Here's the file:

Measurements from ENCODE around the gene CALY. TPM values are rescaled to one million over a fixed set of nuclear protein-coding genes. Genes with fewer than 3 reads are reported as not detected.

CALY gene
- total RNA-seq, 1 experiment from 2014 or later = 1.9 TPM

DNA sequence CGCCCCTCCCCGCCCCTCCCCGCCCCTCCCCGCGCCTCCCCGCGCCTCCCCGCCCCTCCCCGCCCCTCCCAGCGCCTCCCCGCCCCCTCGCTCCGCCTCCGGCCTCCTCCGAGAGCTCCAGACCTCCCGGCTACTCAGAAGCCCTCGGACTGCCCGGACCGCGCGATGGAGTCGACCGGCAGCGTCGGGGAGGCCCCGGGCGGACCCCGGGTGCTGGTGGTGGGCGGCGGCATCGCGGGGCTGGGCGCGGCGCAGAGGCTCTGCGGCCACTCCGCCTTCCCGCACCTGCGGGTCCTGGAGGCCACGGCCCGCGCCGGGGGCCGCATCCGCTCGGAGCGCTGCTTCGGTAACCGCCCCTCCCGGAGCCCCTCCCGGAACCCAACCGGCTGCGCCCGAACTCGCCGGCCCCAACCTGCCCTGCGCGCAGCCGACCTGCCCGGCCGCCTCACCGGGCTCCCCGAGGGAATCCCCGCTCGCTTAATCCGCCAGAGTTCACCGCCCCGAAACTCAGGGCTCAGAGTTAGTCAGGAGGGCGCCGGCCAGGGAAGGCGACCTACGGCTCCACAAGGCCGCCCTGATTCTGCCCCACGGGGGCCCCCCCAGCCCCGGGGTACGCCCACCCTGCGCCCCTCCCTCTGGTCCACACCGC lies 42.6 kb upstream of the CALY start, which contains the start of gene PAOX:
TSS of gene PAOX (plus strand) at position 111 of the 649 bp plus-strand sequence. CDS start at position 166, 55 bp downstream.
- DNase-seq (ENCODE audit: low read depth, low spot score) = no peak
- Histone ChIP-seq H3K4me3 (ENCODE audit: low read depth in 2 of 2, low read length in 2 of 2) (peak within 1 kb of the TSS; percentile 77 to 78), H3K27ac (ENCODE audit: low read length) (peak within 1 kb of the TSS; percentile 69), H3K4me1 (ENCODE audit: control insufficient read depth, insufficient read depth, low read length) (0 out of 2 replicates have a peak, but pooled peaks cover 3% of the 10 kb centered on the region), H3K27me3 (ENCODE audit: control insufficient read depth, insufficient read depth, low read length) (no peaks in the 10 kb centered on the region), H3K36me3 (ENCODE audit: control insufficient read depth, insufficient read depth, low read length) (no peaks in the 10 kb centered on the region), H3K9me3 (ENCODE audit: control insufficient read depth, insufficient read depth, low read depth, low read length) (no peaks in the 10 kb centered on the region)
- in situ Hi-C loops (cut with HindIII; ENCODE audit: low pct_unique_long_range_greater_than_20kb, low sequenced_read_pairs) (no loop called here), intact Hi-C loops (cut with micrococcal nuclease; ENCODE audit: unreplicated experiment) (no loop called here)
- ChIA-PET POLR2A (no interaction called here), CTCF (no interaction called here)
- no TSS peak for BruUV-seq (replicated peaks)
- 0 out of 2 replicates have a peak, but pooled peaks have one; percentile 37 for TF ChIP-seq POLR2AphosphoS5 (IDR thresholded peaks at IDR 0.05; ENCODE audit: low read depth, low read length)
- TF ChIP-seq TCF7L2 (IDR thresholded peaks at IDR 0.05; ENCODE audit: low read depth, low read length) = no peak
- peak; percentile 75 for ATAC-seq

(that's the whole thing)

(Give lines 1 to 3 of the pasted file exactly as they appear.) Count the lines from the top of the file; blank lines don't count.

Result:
Measurements from ENCODE around the gene CALY. TPM values are rescaled to one million over a fixed set of nuclear protein-coding genes. Genes with fewer than 3 reads are reported as not detected.

CALY gene
- total RNA-seq, 1 experiment from 2014 or later = 1.9 TPM